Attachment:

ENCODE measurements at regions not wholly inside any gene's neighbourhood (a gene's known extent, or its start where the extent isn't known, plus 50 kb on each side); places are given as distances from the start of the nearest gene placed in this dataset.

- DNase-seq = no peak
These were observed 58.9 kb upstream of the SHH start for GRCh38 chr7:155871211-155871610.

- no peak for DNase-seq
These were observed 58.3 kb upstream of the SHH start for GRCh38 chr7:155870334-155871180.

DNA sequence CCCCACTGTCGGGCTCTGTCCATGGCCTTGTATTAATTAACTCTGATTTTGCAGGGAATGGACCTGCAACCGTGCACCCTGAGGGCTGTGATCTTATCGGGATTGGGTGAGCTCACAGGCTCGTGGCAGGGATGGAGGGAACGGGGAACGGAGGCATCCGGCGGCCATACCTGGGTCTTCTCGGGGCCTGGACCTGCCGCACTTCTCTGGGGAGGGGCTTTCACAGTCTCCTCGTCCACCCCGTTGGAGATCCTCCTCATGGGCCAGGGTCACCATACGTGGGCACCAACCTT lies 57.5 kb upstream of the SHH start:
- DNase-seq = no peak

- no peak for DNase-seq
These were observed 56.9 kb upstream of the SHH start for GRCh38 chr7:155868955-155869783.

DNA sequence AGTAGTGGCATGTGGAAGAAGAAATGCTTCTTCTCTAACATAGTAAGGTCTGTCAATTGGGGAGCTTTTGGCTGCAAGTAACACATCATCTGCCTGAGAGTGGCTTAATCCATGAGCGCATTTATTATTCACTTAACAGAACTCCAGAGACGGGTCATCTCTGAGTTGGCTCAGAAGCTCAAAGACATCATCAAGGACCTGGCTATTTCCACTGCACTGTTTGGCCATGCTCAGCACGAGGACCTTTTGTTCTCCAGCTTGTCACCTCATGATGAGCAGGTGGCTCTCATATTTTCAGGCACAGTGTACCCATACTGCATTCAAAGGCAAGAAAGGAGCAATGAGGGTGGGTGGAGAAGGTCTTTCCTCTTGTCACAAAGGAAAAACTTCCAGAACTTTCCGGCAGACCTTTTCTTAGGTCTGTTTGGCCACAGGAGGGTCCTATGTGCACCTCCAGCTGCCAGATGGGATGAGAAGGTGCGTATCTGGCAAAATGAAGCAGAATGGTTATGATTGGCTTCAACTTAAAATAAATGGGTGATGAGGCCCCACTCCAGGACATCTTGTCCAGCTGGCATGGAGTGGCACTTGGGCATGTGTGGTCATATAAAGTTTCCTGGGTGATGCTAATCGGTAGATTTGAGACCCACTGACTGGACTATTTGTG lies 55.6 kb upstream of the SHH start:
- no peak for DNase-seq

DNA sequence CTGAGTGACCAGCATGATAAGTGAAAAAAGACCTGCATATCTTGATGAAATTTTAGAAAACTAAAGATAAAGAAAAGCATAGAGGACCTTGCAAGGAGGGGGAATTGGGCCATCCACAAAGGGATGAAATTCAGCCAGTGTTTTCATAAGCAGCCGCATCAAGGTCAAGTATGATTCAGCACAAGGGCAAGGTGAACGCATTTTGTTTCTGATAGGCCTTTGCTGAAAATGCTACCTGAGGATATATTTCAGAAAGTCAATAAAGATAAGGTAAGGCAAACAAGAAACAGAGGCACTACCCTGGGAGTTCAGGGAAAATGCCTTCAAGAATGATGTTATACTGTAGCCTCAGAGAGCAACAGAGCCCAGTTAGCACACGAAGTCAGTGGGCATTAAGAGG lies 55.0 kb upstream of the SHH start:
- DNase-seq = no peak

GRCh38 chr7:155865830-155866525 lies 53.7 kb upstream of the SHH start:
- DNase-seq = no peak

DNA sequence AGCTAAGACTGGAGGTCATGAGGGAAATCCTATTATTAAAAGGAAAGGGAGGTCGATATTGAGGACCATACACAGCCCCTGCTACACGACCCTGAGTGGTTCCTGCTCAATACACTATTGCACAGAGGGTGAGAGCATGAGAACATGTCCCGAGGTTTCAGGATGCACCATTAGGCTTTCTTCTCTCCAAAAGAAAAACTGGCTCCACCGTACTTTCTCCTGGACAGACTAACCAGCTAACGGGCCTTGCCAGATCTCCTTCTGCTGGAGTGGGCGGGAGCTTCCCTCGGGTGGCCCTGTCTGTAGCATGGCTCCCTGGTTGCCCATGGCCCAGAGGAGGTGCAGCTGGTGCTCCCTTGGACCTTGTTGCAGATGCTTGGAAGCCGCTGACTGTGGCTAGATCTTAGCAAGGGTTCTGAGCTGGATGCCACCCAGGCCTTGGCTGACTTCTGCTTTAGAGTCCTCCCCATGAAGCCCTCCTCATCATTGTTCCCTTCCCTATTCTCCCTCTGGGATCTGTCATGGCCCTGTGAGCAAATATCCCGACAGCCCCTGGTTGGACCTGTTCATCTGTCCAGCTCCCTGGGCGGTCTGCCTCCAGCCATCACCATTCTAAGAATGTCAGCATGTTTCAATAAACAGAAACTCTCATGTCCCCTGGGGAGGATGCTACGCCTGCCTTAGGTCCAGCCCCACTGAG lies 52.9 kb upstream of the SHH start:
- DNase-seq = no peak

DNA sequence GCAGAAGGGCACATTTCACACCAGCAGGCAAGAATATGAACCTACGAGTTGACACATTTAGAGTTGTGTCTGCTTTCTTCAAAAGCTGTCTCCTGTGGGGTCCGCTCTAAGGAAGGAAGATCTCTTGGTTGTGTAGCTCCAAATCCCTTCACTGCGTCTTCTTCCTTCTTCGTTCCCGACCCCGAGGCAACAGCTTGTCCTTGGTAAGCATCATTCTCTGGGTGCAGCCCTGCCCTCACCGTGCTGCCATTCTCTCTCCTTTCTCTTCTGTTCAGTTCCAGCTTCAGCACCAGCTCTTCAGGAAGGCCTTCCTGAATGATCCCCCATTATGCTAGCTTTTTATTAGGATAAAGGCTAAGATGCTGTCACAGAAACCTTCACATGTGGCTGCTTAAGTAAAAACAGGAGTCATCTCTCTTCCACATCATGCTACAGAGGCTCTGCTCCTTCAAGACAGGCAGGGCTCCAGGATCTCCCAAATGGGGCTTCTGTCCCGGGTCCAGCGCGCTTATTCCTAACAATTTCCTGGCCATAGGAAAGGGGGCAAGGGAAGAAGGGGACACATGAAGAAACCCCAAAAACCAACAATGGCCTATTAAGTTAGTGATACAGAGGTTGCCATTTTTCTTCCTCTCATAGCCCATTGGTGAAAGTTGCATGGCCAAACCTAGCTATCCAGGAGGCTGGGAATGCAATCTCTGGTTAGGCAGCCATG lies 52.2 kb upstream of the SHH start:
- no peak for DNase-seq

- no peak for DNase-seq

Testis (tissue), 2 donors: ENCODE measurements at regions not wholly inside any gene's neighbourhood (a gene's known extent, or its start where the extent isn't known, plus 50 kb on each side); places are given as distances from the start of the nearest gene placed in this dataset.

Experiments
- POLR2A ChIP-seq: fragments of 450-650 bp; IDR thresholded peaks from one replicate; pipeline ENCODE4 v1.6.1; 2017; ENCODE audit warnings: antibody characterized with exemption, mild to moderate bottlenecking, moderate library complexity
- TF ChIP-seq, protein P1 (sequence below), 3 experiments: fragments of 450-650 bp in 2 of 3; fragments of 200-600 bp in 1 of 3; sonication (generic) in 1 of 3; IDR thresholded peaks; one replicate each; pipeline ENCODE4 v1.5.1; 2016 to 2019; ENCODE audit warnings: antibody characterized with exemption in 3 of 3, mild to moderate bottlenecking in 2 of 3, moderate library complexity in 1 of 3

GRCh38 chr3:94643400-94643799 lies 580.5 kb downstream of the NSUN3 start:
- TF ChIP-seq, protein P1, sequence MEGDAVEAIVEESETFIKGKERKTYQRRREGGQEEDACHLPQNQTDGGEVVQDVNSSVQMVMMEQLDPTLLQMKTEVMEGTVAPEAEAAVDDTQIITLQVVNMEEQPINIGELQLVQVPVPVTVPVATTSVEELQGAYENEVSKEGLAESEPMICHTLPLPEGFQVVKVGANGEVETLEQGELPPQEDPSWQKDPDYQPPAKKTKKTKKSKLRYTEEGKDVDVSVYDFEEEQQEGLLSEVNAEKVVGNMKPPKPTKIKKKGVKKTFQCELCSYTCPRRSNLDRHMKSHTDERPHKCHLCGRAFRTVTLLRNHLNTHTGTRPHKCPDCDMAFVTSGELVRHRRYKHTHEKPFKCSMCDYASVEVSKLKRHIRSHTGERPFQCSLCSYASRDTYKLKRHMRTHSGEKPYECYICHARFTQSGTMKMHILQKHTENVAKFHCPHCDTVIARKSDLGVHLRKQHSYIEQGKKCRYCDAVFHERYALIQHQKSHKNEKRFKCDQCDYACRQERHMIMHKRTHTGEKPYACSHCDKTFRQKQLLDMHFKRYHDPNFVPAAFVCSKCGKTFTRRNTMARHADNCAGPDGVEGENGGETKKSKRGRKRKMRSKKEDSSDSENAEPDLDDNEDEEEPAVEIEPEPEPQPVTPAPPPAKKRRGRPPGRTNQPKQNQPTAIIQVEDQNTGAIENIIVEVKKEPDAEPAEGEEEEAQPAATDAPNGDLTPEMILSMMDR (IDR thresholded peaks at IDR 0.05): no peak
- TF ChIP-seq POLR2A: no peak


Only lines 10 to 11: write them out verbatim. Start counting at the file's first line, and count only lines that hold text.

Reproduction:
DNA sequence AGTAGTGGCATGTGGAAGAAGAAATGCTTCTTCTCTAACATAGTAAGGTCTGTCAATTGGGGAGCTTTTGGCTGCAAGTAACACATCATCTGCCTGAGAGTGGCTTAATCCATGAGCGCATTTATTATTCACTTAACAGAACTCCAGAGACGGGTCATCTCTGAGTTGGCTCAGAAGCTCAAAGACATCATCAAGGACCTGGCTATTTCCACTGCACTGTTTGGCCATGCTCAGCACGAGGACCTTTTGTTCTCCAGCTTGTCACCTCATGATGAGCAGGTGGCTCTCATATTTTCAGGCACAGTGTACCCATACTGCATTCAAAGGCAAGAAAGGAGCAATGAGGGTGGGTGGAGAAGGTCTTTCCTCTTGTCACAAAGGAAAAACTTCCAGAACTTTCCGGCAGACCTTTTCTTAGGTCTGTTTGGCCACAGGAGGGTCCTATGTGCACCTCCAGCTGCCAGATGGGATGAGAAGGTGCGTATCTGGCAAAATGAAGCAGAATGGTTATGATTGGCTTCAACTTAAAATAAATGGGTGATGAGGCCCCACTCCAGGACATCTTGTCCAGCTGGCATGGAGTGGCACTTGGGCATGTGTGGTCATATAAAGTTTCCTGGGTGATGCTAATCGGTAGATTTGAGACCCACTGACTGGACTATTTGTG lies 55.6 kb upstream of the SHH start:
- no peak for DNase-seq